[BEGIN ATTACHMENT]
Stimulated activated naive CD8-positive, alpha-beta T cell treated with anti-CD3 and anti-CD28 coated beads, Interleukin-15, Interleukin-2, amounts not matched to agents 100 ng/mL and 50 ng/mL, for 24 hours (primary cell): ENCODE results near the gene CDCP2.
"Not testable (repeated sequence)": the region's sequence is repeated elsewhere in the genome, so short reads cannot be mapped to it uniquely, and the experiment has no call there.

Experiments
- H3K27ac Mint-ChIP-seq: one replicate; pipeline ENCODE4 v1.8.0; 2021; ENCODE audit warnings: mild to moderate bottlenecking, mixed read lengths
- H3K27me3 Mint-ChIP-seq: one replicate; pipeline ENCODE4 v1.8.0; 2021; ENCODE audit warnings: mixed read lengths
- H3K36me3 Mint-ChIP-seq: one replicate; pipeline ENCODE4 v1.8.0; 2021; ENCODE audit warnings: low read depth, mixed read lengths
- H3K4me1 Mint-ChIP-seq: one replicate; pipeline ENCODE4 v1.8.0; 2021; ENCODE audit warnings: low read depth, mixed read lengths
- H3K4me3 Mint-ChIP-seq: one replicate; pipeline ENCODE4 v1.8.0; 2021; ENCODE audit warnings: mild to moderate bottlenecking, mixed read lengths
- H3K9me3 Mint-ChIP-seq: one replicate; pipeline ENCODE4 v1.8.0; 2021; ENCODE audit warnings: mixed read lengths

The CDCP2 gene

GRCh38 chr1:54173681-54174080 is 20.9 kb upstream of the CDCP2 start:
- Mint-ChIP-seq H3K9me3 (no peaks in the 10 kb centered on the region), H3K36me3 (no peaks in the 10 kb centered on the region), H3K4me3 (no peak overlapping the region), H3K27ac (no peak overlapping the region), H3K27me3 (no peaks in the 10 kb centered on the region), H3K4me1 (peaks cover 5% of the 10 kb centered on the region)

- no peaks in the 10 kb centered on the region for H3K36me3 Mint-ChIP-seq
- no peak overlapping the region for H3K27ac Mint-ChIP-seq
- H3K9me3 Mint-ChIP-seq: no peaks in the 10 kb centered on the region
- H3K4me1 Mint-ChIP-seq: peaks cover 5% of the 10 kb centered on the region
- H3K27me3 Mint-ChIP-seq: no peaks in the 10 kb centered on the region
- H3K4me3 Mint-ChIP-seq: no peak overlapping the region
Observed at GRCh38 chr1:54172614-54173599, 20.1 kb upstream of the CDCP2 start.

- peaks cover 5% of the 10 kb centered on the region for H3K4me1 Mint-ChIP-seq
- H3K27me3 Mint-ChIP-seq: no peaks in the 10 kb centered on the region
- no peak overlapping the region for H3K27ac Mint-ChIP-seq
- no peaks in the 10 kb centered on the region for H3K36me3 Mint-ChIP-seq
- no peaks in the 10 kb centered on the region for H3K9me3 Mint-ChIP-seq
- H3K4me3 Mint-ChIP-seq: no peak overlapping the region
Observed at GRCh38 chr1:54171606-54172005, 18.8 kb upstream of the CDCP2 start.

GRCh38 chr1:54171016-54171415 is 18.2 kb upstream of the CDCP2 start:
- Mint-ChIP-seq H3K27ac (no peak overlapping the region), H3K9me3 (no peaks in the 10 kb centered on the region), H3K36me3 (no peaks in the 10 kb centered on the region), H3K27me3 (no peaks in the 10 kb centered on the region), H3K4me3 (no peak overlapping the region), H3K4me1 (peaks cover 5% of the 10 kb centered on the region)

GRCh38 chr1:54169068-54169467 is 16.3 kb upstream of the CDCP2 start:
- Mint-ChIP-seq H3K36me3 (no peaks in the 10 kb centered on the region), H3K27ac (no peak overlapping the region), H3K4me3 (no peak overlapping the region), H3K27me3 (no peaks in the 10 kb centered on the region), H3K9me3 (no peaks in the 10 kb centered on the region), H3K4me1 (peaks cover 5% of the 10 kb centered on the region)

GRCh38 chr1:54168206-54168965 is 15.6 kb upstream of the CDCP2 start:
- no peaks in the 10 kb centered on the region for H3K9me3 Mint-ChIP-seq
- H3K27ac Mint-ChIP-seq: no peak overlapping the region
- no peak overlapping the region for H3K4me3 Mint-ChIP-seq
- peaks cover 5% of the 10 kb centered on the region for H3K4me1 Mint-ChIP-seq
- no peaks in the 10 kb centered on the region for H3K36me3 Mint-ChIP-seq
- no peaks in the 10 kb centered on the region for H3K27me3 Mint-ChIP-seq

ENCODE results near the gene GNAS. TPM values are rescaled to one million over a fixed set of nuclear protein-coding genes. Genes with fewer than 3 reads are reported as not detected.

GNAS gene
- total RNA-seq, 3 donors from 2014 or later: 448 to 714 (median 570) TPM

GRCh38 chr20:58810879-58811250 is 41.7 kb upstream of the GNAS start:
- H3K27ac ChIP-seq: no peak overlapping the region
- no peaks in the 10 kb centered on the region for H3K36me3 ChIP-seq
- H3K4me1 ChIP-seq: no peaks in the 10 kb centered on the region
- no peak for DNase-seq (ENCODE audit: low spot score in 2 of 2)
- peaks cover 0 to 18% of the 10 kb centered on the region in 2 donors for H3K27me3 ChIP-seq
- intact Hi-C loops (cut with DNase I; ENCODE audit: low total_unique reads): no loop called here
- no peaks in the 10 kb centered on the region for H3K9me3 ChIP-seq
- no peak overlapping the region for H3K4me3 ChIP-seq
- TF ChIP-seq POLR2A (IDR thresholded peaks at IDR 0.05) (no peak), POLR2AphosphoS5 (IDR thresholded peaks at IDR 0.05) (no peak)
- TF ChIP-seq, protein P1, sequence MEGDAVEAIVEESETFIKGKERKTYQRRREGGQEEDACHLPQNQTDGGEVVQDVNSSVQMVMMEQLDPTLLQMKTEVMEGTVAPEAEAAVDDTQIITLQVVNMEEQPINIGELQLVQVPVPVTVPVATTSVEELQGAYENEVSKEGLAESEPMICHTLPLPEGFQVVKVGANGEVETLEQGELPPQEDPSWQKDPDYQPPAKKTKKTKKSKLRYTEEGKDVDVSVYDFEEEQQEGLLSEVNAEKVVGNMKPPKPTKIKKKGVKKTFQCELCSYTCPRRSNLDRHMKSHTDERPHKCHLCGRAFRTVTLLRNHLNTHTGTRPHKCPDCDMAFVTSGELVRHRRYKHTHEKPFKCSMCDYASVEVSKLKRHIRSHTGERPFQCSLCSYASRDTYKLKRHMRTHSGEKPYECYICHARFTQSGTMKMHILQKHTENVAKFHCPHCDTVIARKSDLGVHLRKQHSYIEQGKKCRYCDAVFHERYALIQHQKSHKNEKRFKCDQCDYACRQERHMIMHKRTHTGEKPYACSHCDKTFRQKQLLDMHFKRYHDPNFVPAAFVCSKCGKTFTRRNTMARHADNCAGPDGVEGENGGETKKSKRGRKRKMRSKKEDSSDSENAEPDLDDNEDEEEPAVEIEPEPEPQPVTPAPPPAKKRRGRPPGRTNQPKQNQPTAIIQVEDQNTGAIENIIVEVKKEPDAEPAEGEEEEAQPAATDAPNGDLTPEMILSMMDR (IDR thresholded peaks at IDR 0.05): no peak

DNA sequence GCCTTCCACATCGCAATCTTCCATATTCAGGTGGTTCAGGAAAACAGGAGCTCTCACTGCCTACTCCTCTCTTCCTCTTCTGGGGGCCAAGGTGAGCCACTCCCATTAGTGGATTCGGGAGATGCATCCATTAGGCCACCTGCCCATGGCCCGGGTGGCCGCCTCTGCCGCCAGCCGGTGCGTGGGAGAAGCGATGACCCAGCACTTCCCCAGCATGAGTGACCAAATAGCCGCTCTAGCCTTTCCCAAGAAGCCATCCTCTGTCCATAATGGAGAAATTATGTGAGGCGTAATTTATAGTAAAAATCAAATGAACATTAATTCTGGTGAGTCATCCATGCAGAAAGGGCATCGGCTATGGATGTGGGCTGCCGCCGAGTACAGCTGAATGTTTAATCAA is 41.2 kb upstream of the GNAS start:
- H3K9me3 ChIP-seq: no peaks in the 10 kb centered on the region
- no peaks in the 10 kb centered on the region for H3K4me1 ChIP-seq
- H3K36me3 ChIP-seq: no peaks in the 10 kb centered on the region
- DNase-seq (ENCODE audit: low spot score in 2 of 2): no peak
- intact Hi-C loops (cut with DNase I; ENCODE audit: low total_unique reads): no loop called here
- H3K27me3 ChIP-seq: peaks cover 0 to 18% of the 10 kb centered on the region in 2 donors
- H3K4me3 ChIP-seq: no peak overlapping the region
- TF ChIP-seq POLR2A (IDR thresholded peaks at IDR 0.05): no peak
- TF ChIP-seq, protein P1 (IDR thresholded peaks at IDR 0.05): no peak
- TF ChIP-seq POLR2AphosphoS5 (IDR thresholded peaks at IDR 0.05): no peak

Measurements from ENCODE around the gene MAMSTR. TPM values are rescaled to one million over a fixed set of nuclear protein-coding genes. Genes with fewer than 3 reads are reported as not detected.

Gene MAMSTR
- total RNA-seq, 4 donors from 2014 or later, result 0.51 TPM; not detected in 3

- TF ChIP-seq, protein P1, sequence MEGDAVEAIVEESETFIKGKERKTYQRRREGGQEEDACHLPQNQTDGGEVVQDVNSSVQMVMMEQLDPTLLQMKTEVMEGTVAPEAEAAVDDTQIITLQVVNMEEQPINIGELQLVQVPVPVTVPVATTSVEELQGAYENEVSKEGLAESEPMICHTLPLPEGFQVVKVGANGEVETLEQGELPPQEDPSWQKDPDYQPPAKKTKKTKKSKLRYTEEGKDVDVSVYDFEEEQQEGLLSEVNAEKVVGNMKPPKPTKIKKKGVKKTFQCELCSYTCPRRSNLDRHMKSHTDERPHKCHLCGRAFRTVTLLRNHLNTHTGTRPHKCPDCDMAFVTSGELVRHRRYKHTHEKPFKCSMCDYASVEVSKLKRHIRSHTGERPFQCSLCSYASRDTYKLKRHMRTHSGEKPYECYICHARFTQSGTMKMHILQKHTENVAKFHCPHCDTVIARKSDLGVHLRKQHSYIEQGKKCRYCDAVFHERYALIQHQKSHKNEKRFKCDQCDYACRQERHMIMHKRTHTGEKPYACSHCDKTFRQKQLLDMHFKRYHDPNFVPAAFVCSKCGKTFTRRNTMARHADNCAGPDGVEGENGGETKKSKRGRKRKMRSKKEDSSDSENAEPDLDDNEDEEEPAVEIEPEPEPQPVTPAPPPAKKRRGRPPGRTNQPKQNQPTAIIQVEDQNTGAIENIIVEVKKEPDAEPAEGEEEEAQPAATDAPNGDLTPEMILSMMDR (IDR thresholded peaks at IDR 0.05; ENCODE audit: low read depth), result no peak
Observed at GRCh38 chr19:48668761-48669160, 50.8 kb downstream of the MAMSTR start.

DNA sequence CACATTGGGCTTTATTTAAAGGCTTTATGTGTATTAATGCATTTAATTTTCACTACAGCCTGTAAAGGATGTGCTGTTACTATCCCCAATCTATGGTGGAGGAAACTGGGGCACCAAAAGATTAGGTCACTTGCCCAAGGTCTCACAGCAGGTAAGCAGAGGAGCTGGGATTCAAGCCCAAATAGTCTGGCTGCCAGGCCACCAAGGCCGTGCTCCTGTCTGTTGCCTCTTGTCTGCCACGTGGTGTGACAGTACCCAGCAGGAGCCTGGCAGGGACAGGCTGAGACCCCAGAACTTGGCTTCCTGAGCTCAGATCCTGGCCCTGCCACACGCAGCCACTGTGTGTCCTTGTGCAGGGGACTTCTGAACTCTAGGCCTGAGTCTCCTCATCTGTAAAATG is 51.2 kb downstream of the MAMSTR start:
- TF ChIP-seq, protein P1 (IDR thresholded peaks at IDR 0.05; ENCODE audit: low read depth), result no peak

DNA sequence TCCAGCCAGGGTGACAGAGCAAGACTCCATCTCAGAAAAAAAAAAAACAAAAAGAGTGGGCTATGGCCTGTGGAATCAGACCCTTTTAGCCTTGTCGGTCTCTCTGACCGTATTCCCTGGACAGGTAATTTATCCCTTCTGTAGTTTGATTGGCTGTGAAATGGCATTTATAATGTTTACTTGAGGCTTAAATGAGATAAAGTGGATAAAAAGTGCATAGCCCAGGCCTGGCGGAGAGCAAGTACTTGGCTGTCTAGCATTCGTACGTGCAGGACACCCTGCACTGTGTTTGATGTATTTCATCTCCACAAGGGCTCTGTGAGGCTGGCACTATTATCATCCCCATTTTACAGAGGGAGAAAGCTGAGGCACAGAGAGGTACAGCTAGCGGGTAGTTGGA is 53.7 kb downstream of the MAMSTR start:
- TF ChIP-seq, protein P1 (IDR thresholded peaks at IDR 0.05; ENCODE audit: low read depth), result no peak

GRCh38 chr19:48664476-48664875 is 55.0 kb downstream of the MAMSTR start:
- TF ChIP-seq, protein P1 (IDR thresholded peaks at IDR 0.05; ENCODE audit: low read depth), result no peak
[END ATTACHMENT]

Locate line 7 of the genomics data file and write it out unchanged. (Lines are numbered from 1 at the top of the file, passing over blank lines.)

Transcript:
- H3K4me1 Mint-ChIP-seq: one replicate; pipeline ENCODE4 v1.8.0; 2021; ENCODE audit warnings: low read depth, mixed read lengths